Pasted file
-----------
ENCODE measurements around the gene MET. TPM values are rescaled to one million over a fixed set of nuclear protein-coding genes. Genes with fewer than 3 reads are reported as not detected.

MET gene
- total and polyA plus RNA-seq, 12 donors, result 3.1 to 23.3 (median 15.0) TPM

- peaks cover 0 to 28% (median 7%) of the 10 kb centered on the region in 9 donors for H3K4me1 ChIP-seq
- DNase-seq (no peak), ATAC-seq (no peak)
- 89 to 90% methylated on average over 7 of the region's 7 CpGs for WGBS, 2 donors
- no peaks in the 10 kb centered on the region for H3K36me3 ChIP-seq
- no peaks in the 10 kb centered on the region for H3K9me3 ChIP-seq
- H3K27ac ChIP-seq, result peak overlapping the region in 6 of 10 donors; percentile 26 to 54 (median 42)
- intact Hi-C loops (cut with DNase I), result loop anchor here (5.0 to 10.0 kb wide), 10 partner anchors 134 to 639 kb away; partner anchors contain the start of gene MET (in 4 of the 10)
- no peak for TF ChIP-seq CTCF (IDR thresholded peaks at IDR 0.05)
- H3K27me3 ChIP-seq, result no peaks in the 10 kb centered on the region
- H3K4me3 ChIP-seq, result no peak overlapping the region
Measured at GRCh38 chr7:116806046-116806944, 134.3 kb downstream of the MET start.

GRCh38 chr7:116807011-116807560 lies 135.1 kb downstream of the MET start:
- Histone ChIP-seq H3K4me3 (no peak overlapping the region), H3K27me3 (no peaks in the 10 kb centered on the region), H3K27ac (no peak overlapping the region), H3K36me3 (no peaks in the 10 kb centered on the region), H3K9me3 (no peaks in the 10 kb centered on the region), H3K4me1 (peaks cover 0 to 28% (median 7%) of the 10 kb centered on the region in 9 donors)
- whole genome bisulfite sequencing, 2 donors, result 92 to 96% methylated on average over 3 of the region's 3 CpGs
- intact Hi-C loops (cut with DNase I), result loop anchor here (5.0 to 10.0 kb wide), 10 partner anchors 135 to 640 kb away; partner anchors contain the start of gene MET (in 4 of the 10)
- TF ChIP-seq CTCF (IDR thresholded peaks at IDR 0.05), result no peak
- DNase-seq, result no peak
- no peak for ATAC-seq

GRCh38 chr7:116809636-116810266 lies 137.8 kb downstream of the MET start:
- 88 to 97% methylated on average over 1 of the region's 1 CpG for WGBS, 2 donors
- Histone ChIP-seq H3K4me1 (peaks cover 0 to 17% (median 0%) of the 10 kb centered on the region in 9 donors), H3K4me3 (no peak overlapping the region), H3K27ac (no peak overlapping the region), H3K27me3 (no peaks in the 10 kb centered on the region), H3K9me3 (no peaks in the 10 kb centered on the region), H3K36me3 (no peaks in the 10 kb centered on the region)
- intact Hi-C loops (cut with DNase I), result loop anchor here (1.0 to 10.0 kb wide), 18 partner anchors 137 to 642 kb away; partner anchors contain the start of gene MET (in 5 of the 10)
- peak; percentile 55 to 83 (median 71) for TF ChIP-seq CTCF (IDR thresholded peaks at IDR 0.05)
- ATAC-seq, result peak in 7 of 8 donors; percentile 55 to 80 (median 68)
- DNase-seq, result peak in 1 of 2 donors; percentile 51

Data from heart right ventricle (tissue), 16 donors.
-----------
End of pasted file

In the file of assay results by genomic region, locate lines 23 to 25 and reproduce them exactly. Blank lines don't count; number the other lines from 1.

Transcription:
- 88 to 97% methylated on average over 1 of the region's 1 CpG for WGBS, 2 donors
- Histone ChIP-seq H3K4me1 (peaks cover 0 to 17% (median 0%) of the 10 kb centered on the region in 9 donors), H3K4me3 (no peak overlapping the region), H3K27ac (no peak overlapping the region), H3K27me3 (no peaks in the 10 kb centered on the region), H3K9me3 (no peaks in the 10 kb centered on the region), H3K36me3 (no peaks in the 10 kb centered on the region)
- intact Hi-C loops (cut with DNase I), result loop anchor here (1.0 to 10.0 kb wide), 18 partner anchors 137 to 642 kb away; partner anchors contain the start of gene MET (in 5 of the 10)